“Go big or go home” could be the tagline of Teatro Dallas’ 19th International Festival. Its two world premieres are collaborative, experimental music-dance pieces still being assembled as we speak. Though she was involved in conceptualizing the heady new works, executive director Sara Cardona has mostly left it to the guest artists to come up with engaging evenings.
“That’s the beauty of it,” Cardona says in a phone interview. “I’m not on pins and needles, but I don’t know what they’re going to be like. It’s a little bit different from previous festivals where we had seen what was going to be presented. I have trusted that because they’re fantastic performers.”
Improvisation was needed because some of the artists she originally invited couldn’t get visas, including a Spanish opera singer living in Mexico and a Colombian residing in Germany. Instead, Cardona found domestic performers with international training or ties, and ideas that came from the very circumstances that led to their inclusion.
“It’s a very challenging thing right now to do anything with international artists,” Cardona says. “The strength of both of these groups lies precisely in that they’re going out into other parts of the world, gathering information and bringing it back to their work.”
The first piece, scheduled for Jan. 25 at the Latino Cultural Center, is Electric Hamsa, a collaboration between Los Angeles belly dancer Alia Mohamed and her father, the famed Dallas drummer Jamal Mohamed. They will be accompanied by percussionist Jonathan Jones and visual projections.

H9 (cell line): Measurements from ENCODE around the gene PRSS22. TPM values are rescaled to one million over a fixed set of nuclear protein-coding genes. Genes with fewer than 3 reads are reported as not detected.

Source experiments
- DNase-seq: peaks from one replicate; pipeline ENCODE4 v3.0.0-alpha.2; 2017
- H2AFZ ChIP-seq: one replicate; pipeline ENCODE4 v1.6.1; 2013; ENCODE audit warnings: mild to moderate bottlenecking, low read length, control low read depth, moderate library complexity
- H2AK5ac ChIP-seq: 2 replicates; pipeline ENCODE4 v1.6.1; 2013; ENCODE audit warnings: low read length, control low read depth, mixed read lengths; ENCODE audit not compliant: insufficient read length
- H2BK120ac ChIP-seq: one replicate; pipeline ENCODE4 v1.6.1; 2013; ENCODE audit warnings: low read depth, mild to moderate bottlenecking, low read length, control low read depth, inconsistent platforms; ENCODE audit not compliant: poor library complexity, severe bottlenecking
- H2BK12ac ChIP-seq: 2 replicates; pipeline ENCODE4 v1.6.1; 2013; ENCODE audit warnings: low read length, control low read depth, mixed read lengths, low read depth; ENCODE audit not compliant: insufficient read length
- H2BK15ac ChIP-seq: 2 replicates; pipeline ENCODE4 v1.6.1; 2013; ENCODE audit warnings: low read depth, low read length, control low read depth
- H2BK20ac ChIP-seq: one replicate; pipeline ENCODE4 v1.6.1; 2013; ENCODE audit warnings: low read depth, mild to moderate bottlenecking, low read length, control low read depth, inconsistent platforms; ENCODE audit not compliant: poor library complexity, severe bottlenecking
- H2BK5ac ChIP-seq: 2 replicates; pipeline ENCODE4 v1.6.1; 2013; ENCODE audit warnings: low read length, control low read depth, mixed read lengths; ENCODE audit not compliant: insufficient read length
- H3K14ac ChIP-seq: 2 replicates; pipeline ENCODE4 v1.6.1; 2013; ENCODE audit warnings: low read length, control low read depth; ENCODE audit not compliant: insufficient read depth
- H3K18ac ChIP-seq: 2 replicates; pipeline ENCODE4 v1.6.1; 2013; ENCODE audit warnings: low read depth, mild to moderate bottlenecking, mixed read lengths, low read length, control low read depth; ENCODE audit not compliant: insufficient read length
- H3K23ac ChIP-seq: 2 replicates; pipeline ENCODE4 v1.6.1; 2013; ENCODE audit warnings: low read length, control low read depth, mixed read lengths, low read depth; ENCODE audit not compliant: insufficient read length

At Cardona’s suggestion, Electric Hamsa taps Arab-futurism, a loose movement of novelists, filmmakers and performing artists who filter traditional Middle Eastern cultural practices through dystopian science fiction to mirror the contemporary world. Arab-futurism is related to Afro-futurism, which has spread to popular culture in films like Black Panther.
Alia Mohamed has appeared in Tarantina, an L.A. burlesque show inspired by the films of Quentin Tarantino, and has studied a variety of international dance styles. In Electric Hamsa, she plays the theremin and wears a glittering gold-metallic costume that reflects her work with visual-art-oriented designers.
Jamal Mohamed, who was born in Lebanon, leads the Dallas world music ensemble D’Drum and is on the faculty of Southern Methodist University. His group may be best known for its collaboration with the Dallas Symphony Orchestra on the 2011 premiere of Gamelan D’Drum, written for them by Stewart Copeland, drummer of the punk-reggae band the Police.
“I thought it would be really interesting, especially in this climate we’re in right now, to find a way to dispel these ideas that people have about the Middle East and belly dance, things that have been misperceived in the media as being in the past, or rooted just in folk traditions,” Cardona says. “Some of these places have become very dystopian, our own society, too, the same places where these artistic collisions are happening… Alia was totally into it.”